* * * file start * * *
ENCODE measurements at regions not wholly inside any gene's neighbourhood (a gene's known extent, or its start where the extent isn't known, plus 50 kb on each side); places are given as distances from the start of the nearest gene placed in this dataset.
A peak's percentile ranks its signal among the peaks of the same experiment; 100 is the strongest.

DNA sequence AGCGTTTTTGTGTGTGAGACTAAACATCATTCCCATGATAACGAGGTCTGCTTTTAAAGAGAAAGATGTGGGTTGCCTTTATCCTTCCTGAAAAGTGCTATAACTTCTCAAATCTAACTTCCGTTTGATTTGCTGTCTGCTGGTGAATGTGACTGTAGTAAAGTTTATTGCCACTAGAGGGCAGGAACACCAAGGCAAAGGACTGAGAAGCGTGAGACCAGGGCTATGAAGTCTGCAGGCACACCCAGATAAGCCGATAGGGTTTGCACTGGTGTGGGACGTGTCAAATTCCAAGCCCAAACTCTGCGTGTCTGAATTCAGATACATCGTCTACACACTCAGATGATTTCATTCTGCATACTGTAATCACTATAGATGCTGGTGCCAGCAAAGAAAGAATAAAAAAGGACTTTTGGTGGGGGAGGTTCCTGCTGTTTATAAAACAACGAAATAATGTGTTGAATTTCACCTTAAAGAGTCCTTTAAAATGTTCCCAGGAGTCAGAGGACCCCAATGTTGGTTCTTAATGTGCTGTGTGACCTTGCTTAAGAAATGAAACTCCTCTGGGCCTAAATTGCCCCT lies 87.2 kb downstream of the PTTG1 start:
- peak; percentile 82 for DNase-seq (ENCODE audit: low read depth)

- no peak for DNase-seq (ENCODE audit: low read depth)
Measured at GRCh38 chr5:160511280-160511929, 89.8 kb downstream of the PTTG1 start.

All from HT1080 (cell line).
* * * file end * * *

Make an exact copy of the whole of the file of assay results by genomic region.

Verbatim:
ENCODE measurements at regions not wholly inside any gene's neighbourhood (a gene's known extent, or its start where the extent isn't known, plus 50 kb on each side); places are given as distances from the start of the nearest gene placed in this dataset.
A peak's percentile ranks its signal among the peaks of the same experiment; 100 is the strongest.

DNA sequence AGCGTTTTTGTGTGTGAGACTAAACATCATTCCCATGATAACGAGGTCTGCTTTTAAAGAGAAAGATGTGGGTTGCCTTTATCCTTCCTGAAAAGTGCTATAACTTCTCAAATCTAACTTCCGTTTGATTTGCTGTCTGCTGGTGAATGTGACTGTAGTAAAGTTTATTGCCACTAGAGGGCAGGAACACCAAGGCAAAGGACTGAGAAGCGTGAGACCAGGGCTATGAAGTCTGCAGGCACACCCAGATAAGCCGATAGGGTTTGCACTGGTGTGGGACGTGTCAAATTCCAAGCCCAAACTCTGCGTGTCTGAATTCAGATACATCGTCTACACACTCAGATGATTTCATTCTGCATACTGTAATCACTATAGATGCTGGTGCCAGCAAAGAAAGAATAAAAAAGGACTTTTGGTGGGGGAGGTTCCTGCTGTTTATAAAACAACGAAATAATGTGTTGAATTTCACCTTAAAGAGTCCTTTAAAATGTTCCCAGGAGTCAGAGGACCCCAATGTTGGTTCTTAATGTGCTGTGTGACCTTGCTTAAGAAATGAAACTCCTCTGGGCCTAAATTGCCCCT lies 87.2 kb downstream of the PTTG1 start:
- peak; percentile 82 for DNase-seq (ENCODE audit: low read depth)

- no peak for DNase-seq (ENCODE audit: low read depth)
Measured at GRCh38 chr5:160511280-160511929, 89.8 kb downstream of the PTTG1 start.

All from HT1080 (cell line).